Saturday, October 08, 2005


Well, Robert needs more surgery. Last February, it became apparent that he had developed a mild scoliosis, which created some hip displacement. The hip displacement has gotten worse, and attempts to stabilize it with botox injections in his thighs, stretches, sleeping wedges, have gone nowhere. This was, of course, complicated by the fact that Children's Hospital in DC is so disorganized (at least its physical medicine part is), that the orthopedic surgeon was unable to get us the botox injections Robert needed from physical medicine until it was basically too late. He got them two weeks ago, and should have gotten them in mid-June. It was only after I blew up and complained to CNMC (Children's National Medical Center) Family Services that I got any action.

We've had some good experiences with CNMC, but not recently. More and more, it seems like a factory rather than a hospital that actually cares about sick and disabled children. I had heard from one of Robert's therapists that no funds were being put into physical medicine because the board & administrators of CNMC felt that disabled kids simply had chronic problems that no one could really do anything about--they had problems and they'd always have problems, so there's no real hurry to correct them.

CNMC also has no coordinated services for disabled kids, who have multiple problems that span across the spectrum of specialties, and the problems overlap across specialties. Robert sees a general pediatrician, a gastroenterologist for acid reflux disease, a neurologist, a neurosurgeon, physical/occupational/speech therapists, a physiatrist, a orthopedic surgeon. He's also seen a geneticist, and neurologists with different specializations. So you go to see one person, and then you go and see another person, and then you get different types of advice and treatment, and you have to wait for the doctors to communicate with each other, and then you have to go back and see everybody separately.

I think the main problem is that CNMC, despite its large size and many departments, does not specialize in disability. They are capable of treating one serious problem--like cancer or a brain tumor or severe trauma resulting from an accident--with expedience and knowledge. But the hospital cannot multitask.

I should trust my judgement about CNMC's inability to deal with disability based on a couple of minor, but telling things: 1) the waiting rooms are not set up to accommodate wheelchairs, and 2) the handicapped parking in the garage is always a mess. As for the waiting rooms, even the neurosurgery waiting area, which always has at least 1-2 wheelchair bound patients, is brand new, but filled with bench seats in such a way that there is no place to put a wheelchair without blocking an aisle or access to a door.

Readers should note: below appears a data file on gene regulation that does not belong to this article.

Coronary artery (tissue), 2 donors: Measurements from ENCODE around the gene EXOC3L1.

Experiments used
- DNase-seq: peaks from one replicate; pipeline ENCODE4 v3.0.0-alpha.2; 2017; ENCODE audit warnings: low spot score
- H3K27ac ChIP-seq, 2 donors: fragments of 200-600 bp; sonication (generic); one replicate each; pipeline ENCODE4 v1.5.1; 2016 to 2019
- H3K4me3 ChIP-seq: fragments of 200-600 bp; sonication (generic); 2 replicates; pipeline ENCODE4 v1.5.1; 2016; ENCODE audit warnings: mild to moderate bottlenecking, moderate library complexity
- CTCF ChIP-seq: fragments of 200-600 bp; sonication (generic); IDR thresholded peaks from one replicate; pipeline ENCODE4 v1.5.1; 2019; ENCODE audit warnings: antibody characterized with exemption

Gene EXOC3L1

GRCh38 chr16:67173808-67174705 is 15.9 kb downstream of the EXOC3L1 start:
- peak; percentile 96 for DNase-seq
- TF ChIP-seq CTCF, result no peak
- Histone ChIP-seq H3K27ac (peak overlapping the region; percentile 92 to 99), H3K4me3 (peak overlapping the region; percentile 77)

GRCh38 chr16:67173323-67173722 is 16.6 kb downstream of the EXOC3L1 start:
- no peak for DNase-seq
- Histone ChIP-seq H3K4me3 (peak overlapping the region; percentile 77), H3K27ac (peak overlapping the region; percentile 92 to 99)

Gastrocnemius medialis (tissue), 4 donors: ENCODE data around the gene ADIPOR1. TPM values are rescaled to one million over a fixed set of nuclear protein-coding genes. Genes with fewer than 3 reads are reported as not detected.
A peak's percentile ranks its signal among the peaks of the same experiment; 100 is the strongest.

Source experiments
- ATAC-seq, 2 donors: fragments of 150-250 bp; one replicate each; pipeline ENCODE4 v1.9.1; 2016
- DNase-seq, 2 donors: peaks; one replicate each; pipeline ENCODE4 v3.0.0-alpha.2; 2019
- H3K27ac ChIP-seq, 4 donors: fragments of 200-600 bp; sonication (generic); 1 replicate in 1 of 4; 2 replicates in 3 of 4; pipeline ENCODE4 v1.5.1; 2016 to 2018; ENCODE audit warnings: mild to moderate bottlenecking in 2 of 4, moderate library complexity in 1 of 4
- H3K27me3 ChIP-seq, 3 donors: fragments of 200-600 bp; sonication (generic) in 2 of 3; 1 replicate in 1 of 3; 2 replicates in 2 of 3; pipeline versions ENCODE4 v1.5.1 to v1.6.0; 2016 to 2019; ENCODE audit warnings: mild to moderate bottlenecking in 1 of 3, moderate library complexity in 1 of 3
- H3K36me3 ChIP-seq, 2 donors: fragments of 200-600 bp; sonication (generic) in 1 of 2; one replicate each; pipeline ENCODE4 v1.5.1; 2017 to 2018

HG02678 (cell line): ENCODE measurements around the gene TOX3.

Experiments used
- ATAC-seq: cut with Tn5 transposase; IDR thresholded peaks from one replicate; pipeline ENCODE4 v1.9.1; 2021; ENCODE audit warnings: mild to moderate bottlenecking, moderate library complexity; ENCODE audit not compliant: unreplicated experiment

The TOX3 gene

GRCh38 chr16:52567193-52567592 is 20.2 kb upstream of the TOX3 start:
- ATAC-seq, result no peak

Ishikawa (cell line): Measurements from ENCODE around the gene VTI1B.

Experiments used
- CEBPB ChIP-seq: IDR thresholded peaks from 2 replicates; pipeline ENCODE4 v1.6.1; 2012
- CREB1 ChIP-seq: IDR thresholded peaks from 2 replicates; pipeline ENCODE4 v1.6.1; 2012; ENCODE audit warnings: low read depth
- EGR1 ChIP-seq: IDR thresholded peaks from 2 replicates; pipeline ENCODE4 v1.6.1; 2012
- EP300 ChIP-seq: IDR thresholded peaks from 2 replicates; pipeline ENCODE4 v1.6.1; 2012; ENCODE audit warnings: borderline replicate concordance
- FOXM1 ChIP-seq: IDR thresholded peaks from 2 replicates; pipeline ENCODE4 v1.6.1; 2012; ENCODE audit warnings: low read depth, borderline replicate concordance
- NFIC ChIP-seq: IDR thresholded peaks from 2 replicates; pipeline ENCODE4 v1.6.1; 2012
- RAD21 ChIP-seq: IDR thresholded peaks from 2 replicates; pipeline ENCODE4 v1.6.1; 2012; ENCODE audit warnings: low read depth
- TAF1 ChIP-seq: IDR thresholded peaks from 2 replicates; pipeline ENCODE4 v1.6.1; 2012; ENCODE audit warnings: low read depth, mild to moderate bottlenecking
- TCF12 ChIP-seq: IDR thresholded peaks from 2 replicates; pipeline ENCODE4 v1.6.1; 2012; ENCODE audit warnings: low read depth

As for handicapped parking, the parking concession is subcontracted to a bunch of incompetents who place a premium on valet parking. The valet parkers actually park vehicles without handicapped placards in the handicapped parking area, as though those were free spaces on a Monopoly board. About 6 or 7 spaces have the width to accommodate a disability van with a ramp that comes out the side of the vehicle--these are now marked "handicapped--ramp vans only" after I complained to family services and suggested that. However, no one enforces this, so most of the time, you drive in and subcompact cars are parked in these spaces. If you have a ramp van, you have no where to unload your kid, because the sidewalk alongside the elevator is permanently taken by valet parked cars. Often, the curb cut that allows wheelchair bound persons access to the doors to the elevator is blocked.

The CNMC physical medicine department has only just this year gotten a wheelchair adapted scale. The examining tables in physical medicine do not have rails on them, so that you have to sit right next to your kid on the table so that they don't wriggle off and crush their skull.

If the hospital can't make the slightest effort to provide access to disabled children, other than wider doorways, elevators, and automated doors, can it really be that interested in the treatment of those with severe physical disabilities? I would venture to say that CNMC has no interest in real innovation in the treatment of and care for children with multiple disabilities.

I cannot subject my child to this kind of stuff anymore. We're looking in to Kennedy Krieger in Baltimore, which appears to specialize in disability--the problem is that it's in Baltimore, not in WDC.

Oh--and adaptation. People often apply the four or whatever stages of grief (death) to dealing with the loss of a child or caring for a disabled kid, the last one of which is 'acceptance.' I found a book that I've only skimmed, Nobody's Perfect: Living and Growing with Children Who Have Special Needs' by Nancy Miller, which refutes this. How can you 'accept' something so profound and life-altering? She calls the coping mechanism most families go through The 4 Stages of Adaptation: surviving, searching, settling in, and separating. And she suggests you cycle through each phase again as you hit new obstacles, problems, and crises. This seems to be about right for me.

We've gone through the survival phase so many times, it's taken us about 24 hours to cycle through it with the upcoming surgery. Now we're searching--trying to figure out how to successfully detach ourselves from CNMC. The problem is that the orthopedic surgeon we'd use is the best on the East Coast.

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